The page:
By the 1950s, when Yang–Mills theory was discovered, it was already
known that the quantum version of Maxwell theory – known as Quantum
Electrodynamics or QED – gives an extremely accurate account of
electromagnetic fields and forces. In fact, QED improved the accuracy
for certain earlier quantum theory predictions by several orders of
magnitude, as well as predicting new splittings of energy levels.

So it was natural to inquire whether non-abelian gauge theory
described other forces in nature, notably the weak force (responsible
among other things for certain forms of radioactivity) and the strong
or nuclear force (responsible among other things for the binding of
protons and neutrons into nuclei). The massless nature of classical
Yang–Mills waves was a serious obstacle to applying Yang–Mills theory
to the other forces, for the weak and nuclear forces are short range
and many of the particles are massive. Hence these phenomena did not
appear to be associated with long-range fields describing massless
particles.

In the 1960s and 1970s, physicists overcame these obstacles to the
physical interpretation of non-abelian gauge theory. In the case of
the weak force, this was accomplished by the Glashow–Salam–Weinberg
electroweak theory with gauge group H=SU(2)×U(1). By elaborating the
theory with an additional “Higgs field”, one avoided the massless
nature of classical Yang–Mills waves. The Higgs field transforms in a
two-dimensional representation of HH; its non-zero and approximately
constant value in the vacuum state reduces the structure group from H
to a U(1) subgroup (diagonally embedded in SU(2)×U(1). This theory
describes both the electromagnetic and weak forces, in a more or less
unified way; because of the reduction of the structure group to U(1),
the long-range fields are those of electromagnetism only, in accord
with what we see in nature.

The solution to the problem of massless Yang–Mills fields for the
strong interactions has a completely different nature. That solution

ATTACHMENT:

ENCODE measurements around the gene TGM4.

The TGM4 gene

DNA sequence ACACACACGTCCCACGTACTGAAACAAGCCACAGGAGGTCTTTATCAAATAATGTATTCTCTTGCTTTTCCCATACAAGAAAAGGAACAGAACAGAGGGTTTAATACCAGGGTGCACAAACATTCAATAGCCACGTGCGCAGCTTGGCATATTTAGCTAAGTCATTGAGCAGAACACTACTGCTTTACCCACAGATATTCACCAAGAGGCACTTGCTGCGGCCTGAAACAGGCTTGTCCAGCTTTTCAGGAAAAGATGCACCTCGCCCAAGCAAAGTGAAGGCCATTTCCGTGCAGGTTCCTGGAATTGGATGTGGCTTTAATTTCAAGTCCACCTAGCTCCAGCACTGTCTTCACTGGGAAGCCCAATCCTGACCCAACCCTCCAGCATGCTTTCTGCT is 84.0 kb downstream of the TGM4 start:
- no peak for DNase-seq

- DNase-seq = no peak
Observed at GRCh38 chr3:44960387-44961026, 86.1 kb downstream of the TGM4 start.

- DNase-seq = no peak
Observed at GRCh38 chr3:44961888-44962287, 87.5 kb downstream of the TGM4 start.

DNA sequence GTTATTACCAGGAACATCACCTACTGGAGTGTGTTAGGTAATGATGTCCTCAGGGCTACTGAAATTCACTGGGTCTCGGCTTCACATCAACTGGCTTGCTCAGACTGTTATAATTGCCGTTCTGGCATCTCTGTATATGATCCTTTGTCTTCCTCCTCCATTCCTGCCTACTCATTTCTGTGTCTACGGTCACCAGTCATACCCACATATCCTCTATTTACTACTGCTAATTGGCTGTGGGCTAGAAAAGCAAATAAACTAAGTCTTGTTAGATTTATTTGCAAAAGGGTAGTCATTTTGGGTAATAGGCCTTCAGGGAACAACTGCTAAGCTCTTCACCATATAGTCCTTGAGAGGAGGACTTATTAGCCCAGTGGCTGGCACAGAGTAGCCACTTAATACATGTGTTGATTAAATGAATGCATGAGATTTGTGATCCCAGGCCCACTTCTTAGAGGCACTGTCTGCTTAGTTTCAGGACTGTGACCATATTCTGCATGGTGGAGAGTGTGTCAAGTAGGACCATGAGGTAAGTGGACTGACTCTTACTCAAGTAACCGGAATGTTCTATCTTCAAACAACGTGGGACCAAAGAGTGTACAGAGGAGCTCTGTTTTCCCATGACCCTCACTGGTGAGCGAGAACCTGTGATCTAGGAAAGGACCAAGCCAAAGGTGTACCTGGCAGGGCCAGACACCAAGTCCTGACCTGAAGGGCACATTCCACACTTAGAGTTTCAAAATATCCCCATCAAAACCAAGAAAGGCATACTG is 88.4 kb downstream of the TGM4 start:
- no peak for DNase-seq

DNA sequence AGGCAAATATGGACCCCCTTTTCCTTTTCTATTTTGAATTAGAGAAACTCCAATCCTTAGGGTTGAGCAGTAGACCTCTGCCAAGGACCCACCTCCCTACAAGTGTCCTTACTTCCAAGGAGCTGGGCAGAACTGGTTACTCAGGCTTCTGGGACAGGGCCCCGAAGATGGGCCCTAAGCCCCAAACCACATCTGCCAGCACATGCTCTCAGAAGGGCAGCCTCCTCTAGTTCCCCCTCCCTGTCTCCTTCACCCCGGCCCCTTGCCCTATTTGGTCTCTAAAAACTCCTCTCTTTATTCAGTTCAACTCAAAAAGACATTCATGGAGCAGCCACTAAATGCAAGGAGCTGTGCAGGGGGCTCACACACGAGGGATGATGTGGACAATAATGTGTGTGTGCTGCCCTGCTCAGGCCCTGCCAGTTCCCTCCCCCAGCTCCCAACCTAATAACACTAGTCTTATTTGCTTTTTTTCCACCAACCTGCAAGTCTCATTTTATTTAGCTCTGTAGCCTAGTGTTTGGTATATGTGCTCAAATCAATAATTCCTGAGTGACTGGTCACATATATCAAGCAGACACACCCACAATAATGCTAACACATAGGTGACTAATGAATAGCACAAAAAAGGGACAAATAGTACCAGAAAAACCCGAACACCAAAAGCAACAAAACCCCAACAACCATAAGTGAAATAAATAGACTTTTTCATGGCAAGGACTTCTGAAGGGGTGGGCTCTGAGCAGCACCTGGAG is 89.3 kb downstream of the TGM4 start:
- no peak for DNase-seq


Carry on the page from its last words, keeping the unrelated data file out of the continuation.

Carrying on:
did not come from adding fields to Yang–Mills theory, but by
discovering a remarkable property of the quantum Yang–Mills theory
itself, that is, of the quantum theory whose classical Lagrangian is
the Yang-Mills Lagrangian. This property is called “asymptotic
freedom”. Roughly this means that at short distances the field
displays quantum behavior very similar to its classical behavior; yet
at long distances the classical theory is no longer a good guide to
the quantum behavior of the field.

Asymptotic freedom, together with other experimental and theoretical
discoveries made in the 1960s and 1970s, made it possible to describe
the nuclear force by a non-abelian gauge theory in which the gauge
group is G=SU(3). The additional fields describe, at the classical
level, “quarks,” which are spin 1/2 objects somewhat analogous to the
electron, but transforming in the fundamental representation of SU(3).
The non-abelian gauge theory of the strong force is called Quantum
Chromodynamics (QCD).

The use of QCD to describe the strong force was motivated by a whole
series of experimental and theoretical discoveries made in the 1960s
and 1970s, involving the symmetries and high-energy behavior of the
strong interactions. **But classical non-abelian gauge theory is very
different from the observed world of strong interactions**; for QCD to
describe the strong force successfully, it must have at the quantum
level the following three properties, each of which is dramatically
different from the behavior of the classical theory:

(1) It must have a “mass gap;” namely there must be some constant
Δ>0 such that every excitation of the vacuum has energy at
least Δ.

(2) It must have “quark confinement,” that is, even though the theory
is described in terms of elementary fields, such as the quark fields,
that transform non-trivially under SU(3), the physical particle states
– such as the proton, neutron, and pion -- are SU(3)-invariant.

(3) It must have “chiral symmetry breaking,” which means that the
vacuum is potentially invariant (in the limit, that the quark-bare
masses vanish) only under a certain subgroup of the full symmetry
group that acts on the quark fields.

The first point is necessary to explain why the nuclear force is
strong but short-ranged; the second is needed to explain why we never
see individual quarks; and the third is needed to account for the
“current algebra” theory of soft pions that was developed in the
1960s.

Both experiment – since QCD has numerous successes in confrontation
with experiment – and computer simulations, carried out since the late
1970s, have given strong encouragement that QCD does have the
properties cited above. These properties can be seen, to some extent,
in theoretical calculations carried out in a variety of highly
oversimplified models (like strongly coupled lattice gauge theory).
But they are not fully understood theoretically; there does not exist
a convincing, whether or not mathematically complete, theoretical
computation demonstrating any of the three properties in QCD, as
opposed to a severely simplified truncation of it.